September  2002

Bob Kindred with Larry Willis - Gentle Giant of the Tenor Sax
Mapleshade CD 09032
Released: 2001

by John Crossett

Musical Performance ****
Recording Quality ****1/2
Overall Enjoyment ****

[Reviewed on DVD] What do you get when you combine a record label known for sweating all the details with an extremely talented A/R director/pianist and a tenor saxophonist who combines Ben Webster's big, warm sound, Stan Getz' dry coolness, John Coltrane's improvisational aggressiveness, and Johnny Hodges' affinity for the melodic line into a sonic signature indisputably his own? That’s easy. You have the latest jazz CD from Mapleshade Records, Gentle Giant of the Tenor Sax by Bob Kindred with Larry Willis.

Both Mapleshade and pianist Larry Willis are familiar to audiophiles, but just who is tenor saxophonist Bob Kindred and why should you be interested in listening to him? Fair question.

Kindred is a musician's musician who has played with ensembles ranging from organ trios to big bands. Lately, he's been collaborating with jazz icons such as Hank Jones, Clark Terry, Roy Eldridge, Toots Thielemans, and Mel Lewis. With a resume like that, he has everything a jazz giant needs, with the possible exception of individual recognition. This CD should go a long way toward solving that little problem.

"Ethiopia" features Kindred in his best Ben Webster/John Coltrane groove. Thelonius Monk’s "We See" shows how seamlessly Kindred would have fit into any of Monk’s groups -- his command of Monk's intricate use of space and angular melodic lines is as assured as that of anyone I’ve heard, and that includes Sonny Rollins and Coltrane.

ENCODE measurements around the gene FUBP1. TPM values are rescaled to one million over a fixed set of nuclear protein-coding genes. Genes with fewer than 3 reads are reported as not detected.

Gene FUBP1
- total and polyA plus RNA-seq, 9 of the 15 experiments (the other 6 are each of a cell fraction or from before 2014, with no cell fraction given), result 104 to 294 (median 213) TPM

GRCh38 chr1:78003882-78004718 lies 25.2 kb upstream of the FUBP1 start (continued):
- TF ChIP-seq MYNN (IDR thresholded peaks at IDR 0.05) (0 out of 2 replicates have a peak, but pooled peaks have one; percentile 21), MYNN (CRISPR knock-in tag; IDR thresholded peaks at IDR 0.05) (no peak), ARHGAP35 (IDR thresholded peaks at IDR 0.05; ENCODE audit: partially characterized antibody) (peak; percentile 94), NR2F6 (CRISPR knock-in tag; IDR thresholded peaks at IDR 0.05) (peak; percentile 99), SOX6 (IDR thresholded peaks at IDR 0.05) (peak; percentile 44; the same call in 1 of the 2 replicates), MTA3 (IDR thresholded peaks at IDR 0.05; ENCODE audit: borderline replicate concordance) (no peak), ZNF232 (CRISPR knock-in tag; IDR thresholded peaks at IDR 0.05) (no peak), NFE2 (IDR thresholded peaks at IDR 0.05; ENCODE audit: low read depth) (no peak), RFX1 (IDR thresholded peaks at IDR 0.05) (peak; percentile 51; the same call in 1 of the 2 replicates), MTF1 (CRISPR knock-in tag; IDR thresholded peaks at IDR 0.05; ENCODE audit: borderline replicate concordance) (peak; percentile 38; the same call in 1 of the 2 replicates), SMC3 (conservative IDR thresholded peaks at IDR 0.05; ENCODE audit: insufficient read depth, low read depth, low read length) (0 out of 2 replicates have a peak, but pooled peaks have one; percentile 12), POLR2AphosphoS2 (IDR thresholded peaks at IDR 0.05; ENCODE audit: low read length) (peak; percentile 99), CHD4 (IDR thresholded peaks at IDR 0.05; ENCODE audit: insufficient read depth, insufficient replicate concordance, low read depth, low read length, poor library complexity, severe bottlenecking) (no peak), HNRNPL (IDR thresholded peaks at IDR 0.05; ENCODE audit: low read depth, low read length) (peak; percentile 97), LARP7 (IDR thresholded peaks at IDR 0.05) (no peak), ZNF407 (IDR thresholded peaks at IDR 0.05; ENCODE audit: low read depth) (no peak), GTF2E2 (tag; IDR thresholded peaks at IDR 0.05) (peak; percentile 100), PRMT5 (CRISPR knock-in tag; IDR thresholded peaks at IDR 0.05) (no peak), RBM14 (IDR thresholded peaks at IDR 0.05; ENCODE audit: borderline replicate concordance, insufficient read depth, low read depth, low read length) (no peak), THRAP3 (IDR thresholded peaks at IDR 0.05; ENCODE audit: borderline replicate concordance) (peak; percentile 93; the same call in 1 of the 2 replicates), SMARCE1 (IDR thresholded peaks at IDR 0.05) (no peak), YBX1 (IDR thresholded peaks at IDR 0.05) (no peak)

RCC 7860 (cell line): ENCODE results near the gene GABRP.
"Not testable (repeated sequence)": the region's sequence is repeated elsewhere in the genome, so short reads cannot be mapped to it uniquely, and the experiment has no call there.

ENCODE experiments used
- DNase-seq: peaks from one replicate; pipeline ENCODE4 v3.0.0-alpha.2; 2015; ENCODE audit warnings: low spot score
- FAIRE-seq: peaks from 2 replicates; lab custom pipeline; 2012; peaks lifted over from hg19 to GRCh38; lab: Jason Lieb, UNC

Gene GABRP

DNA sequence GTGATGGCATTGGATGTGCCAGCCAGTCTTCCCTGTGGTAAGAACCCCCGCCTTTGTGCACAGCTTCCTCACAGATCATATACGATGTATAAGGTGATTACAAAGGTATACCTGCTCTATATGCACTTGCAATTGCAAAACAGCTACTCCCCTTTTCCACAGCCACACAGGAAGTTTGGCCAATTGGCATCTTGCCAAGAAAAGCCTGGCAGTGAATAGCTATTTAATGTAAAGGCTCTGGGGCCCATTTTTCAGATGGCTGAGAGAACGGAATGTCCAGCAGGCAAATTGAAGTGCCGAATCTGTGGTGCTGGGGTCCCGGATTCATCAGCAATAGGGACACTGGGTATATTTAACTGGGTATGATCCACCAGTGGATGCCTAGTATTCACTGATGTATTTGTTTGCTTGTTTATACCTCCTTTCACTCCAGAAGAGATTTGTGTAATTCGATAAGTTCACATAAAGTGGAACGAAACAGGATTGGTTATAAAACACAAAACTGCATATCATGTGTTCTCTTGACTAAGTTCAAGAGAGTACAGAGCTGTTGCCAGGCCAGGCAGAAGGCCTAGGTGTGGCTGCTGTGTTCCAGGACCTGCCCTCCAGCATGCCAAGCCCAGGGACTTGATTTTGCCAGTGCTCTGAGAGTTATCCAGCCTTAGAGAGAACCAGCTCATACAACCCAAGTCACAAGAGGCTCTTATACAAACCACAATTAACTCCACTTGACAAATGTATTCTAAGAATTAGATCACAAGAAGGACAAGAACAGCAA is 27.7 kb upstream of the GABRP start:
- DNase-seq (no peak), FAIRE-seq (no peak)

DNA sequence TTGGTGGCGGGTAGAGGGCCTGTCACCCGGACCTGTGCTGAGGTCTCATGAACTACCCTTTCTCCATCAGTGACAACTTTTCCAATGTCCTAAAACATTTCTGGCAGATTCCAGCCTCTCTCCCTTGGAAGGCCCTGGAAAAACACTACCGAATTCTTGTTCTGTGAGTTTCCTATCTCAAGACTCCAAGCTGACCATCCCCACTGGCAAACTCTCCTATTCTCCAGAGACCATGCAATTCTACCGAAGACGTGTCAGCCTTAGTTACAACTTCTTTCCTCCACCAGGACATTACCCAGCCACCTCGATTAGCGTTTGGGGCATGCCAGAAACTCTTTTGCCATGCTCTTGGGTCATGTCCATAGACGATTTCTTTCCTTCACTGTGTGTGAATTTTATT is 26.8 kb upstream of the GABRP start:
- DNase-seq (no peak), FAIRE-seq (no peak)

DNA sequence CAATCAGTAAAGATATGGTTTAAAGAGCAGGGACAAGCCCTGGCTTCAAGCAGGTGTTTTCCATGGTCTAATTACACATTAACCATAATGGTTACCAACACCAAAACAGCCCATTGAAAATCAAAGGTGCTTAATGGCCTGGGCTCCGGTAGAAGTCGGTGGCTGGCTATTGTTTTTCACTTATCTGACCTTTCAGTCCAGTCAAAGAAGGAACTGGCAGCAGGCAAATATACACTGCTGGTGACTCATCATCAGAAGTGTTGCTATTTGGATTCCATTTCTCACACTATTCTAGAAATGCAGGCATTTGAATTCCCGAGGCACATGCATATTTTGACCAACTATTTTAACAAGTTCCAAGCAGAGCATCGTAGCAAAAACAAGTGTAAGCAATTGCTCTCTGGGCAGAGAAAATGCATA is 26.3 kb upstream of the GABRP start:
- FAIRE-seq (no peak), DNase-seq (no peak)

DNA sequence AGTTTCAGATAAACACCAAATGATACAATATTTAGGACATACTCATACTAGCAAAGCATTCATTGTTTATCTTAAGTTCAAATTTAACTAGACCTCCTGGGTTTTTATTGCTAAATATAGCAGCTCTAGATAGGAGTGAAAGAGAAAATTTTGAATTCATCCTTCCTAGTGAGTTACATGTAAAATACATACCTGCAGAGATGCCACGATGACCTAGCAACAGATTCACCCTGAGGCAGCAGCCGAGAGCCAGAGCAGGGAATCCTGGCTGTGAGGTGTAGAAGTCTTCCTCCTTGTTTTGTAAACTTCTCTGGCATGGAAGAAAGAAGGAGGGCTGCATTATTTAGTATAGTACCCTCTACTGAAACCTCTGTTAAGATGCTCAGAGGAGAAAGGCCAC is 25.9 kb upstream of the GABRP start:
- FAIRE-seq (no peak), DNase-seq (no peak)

But the cut that probably best illustrates Kindred’s mastery over the tenor is his flight on the Billy Strayhorn classic "Blood Count." Kindred imbues the very first few notes with passion and heartache -- and that's when I knew I was in for one of the best readings of this tune I’d ever heard. He has his own style and a unique feel for the tunes he’s working through.

The sound given Kindred’s sax here is first-rate. I could hear his breath blowing through, by and around the reed of his mouthpiece. And the sounds of his fingers pressing on the saxophone's keys were startlingly real. There was a real person, blowing a full-sized tenor sax, playing in my living room.

It’s too bad Willis’ piano didn’t get quite the same treatment. While it’s fully sized and well placed in the recording space, it doesn’t have quite the percussive impact I’ve heard on other, better piano recordings. Still, this is a somewhat minor quibble and shouldn’t take away from anyone's enjoyment of this disc (it certainly didn’t affect mine).

So, just who is Bob Kindred? He’s a tenor saxophonist who deserves wider recognition -- a situation I would expect this CD to remedy. I look forward to hearing more Kindred from Mapleshade, hopefully in a quartet or quintet setting. (Hey Pierre, how about a date with Willis, Walter Booker, Jimmy Cobb and Hamiet Bluiett? Please?)